ViZn Energy Systems on Aug. 18 announced that it has won a contract from renewable energy project developer Hecate Energy to deliver a 2MW/6MWh zinc-iron redox flow battery system that is to be used to provide ancillary services for Ontario’s Independent Electricity System Operator (OIESO).
Hecate Energy won the contract upon conclusion of the second round of OIESO’s competitive energy storage procurement award process. Slated for commissioning in 2016, ViZn’s ZnFe redox flow battery system will be the largest of its type in North America and Europe. Financial terms of OIESO’s contract were not disclosed.
OIESO is looking to add as much as 50MW of energy storage capacity to the Canadian province’s electricity grid over the course of its energy storage procurement process.
Covering the Battery Storage Bases
Named for the ancient Greek goddess of the elements and crossroads, Hecate Energy is a worldwide developer, owner and operator of solar, natural gas, wind and energy-storage systems.
“We selected ViZn for this project because we had to ensure that the energy storage component was both safe and robust,” Chris Bullinger, Hecate Energy president and CEO, said. “ViZn’s system possesses the necessary capabilities for both power and energy services that this project requires. We also believe that, over the life of the battery, it will provide a very favorable payback.
According to ViZn CEO Ron Van Dell, utility-scale projects of this kind will be increasingly important for the energy storage industry moving forward.
“Utilities are now working to figure out how to maximize the potential of their existing generation capacity,” he said. “We’re proud to have been chosen by Hecate for this project, and we expect it to serve as a model for utilities that wish to deploy energy storage in the future.”
ViZn has been working with Hecate on first-round OIESO energy storage projects the U.S.-based new energy project developer won, Van Dell elaborated in an interview.
One of the main drivers of ViZn and Hecate’s relationship is that renewables-energy storage project developers are seeing the benefit of diversifying the range of advanced battery storage solutions they work with beyond lithium-ion (Li-ion).
From the standpoint of Hecate and other project developers, there are some fundamental uncertainties regarding use of storage platforms in the future, according to Van Dell.
Project developers need to try to cover all the bases and figure out which energy storage solution best fits any particular application, not only at the present point in time, but for years down the line, he said.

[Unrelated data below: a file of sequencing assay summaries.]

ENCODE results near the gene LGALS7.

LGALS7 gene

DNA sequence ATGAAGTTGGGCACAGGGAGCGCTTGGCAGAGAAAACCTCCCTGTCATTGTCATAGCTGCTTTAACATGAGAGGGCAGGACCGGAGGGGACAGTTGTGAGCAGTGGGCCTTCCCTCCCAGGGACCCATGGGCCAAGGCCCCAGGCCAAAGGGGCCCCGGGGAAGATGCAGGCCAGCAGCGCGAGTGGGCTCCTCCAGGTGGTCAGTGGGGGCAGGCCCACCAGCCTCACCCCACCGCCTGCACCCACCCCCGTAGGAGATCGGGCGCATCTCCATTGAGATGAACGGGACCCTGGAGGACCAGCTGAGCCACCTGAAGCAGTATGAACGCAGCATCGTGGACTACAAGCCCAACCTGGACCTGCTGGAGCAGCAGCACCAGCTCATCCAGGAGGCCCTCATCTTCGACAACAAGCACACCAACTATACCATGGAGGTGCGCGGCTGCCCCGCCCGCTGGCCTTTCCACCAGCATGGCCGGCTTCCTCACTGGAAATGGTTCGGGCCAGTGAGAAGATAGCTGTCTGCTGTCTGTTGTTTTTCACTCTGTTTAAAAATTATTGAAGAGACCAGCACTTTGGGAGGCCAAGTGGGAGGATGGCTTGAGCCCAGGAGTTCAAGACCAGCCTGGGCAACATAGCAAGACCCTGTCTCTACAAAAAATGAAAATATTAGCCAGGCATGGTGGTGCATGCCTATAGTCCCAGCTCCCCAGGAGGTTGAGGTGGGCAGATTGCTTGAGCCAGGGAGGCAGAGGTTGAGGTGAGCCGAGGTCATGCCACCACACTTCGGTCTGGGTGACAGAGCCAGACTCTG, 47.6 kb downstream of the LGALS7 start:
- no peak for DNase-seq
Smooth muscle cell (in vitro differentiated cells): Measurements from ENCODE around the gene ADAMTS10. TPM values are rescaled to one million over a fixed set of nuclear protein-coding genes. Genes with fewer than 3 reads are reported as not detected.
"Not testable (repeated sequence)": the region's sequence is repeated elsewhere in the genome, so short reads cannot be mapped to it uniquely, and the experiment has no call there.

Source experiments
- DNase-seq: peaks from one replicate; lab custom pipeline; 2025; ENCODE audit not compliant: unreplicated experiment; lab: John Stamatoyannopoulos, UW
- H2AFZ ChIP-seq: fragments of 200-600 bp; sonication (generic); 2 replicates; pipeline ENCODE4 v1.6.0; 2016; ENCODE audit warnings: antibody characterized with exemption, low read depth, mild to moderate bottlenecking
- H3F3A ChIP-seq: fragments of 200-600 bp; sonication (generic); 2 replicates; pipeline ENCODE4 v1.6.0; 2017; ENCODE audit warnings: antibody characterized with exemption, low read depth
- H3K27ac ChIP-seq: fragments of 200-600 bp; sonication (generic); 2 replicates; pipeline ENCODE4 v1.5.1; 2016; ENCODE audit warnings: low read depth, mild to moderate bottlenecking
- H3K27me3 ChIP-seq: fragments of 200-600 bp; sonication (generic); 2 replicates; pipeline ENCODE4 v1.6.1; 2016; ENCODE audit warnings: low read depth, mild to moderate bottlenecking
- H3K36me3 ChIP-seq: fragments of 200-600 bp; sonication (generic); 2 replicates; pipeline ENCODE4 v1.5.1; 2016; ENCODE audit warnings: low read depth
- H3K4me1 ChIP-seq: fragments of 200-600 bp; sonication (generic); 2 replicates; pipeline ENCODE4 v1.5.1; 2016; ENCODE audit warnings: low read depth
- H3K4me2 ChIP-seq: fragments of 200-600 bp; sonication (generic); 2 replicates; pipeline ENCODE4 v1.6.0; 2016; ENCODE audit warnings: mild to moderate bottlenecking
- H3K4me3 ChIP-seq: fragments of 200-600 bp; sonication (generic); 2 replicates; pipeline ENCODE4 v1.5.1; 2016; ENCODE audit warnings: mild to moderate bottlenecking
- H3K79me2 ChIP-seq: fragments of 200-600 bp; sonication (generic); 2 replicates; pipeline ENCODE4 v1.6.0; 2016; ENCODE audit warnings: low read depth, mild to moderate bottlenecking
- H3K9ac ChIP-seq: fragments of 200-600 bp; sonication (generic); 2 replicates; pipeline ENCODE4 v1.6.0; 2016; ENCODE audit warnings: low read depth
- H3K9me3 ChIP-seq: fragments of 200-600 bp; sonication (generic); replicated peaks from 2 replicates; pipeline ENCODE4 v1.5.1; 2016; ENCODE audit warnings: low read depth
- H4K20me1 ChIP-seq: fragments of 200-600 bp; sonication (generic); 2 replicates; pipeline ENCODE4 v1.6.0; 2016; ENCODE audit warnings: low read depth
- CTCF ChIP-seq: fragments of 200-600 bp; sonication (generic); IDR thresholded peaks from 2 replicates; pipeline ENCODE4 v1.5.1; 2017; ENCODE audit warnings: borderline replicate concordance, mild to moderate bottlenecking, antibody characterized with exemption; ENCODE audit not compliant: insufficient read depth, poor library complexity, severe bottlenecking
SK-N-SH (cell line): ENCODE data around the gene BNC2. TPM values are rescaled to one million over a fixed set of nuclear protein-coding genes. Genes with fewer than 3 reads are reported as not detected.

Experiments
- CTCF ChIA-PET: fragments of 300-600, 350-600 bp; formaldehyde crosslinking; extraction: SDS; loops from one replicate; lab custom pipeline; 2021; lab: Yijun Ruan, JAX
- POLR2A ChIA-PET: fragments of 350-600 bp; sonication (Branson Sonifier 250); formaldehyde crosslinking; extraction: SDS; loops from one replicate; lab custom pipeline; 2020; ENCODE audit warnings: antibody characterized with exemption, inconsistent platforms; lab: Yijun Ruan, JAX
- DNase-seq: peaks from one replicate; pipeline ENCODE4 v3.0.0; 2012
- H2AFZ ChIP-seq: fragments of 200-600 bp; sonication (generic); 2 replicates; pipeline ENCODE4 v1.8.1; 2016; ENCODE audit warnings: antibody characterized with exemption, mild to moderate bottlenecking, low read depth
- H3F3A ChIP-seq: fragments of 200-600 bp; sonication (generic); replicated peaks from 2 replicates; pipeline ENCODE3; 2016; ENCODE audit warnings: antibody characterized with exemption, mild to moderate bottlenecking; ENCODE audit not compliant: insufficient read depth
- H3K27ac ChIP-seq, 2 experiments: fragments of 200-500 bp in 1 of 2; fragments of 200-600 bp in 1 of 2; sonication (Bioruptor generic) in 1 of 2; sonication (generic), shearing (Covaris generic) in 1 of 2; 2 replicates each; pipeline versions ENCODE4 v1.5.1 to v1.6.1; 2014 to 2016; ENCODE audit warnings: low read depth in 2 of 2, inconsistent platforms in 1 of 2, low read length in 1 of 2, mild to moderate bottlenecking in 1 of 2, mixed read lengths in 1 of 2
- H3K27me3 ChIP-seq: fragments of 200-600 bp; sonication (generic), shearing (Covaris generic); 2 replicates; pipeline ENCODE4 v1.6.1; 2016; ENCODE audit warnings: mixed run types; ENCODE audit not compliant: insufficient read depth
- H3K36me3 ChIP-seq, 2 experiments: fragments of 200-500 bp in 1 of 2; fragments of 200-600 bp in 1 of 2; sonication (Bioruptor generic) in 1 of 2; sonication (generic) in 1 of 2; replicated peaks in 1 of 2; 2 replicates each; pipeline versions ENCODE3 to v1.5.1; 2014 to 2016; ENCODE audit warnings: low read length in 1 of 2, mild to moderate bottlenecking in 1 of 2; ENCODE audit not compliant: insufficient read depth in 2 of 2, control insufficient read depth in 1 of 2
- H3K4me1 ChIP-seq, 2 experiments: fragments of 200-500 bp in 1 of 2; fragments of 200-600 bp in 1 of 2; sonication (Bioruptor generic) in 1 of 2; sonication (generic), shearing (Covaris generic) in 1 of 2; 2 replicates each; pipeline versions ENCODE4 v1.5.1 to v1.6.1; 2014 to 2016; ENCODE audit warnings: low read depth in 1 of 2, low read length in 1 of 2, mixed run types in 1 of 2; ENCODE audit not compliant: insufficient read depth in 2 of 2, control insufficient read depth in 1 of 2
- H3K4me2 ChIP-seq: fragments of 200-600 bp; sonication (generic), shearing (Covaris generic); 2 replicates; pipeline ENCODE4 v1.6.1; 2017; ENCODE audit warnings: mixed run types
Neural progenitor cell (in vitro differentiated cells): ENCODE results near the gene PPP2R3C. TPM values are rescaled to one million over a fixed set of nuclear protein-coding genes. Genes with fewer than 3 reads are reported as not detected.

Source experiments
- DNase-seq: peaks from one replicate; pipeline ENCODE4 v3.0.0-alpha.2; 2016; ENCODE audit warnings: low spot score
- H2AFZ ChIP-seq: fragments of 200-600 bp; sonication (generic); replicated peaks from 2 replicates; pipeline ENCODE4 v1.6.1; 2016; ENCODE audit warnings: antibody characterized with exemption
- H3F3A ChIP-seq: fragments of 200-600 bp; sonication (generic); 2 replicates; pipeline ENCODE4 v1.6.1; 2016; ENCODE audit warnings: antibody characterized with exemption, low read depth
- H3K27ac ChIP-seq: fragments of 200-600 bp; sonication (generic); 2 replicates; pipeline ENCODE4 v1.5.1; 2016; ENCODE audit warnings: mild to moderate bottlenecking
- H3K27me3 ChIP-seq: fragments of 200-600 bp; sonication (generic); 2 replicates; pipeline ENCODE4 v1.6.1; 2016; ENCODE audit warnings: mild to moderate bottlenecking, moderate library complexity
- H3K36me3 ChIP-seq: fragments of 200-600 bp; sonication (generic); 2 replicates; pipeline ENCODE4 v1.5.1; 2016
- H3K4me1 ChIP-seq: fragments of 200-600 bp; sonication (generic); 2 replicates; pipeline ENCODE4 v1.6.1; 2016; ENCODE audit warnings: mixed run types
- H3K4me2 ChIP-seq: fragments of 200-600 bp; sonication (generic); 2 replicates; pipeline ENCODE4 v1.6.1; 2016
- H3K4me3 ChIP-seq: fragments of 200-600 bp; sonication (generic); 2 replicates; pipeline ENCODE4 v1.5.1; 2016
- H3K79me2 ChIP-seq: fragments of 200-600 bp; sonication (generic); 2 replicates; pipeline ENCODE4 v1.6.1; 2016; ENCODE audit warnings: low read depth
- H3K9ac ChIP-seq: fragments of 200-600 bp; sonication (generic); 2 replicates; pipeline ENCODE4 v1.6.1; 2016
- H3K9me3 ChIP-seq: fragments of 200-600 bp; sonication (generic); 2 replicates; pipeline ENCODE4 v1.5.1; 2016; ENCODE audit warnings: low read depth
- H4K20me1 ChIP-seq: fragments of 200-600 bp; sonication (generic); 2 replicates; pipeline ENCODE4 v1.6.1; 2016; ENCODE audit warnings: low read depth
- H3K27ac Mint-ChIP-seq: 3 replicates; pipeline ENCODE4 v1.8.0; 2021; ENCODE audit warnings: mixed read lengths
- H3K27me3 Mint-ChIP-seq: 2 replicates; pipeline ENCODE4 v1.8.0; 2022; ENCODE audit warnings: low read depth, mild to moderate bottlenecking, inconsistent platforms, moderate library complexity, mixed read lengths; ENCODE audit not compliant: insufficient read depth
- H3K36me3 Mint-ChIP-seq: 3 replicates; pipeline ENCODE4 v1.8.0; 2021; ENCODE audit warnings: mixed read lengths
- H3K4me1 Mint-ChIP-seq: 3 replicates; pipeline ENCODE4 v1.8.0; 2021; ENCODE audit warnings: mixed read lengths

The accelerated and elevated state of power market dynamics in terms of technology, regulations and economics leaves developers in the vexing position of discovering that the battery storage technology and applications they find commercially attractive today will not continue as contracts mature.
“Revenue streams that look reliable and profitable today can disappear at the stroke of a pen, while others may improve and become attractive,” Van Dell said.
ViZn is able to future-proof the mixture of risks advanced battery storage project developers face – applications, future tariffs and incentives – and put them in the “don’t-care category,” he added.
Hecate won the 2MW/6MWh OIESO energy storage contract following the conclusion of a second-round of OIESO project awards that aim to improve the reliability and efficiency of the Canadian province’s power grid.
Ontario IESO awarded five companies the contracts to install a total of 33.54MW of utility-scale energy storage capacity for ancillary services during this first phase of project awards. The first of these projects is expected to be brought online by the end of Q316.
An additional 16.46MW of grid energy storage capacity spanning a variety of technologies is to be installed during OIESO’s second round project awards. In contrast to the first round, the second-round projects are to provide grid capacity services that enhance the value of grid power to ratepayers by time-shifting grid energy demand and supply. Grid electricity will be stored during periods of time when demand is low and dispatched when it’s high, according to the OIESO website.
Lead image credit: ViZn.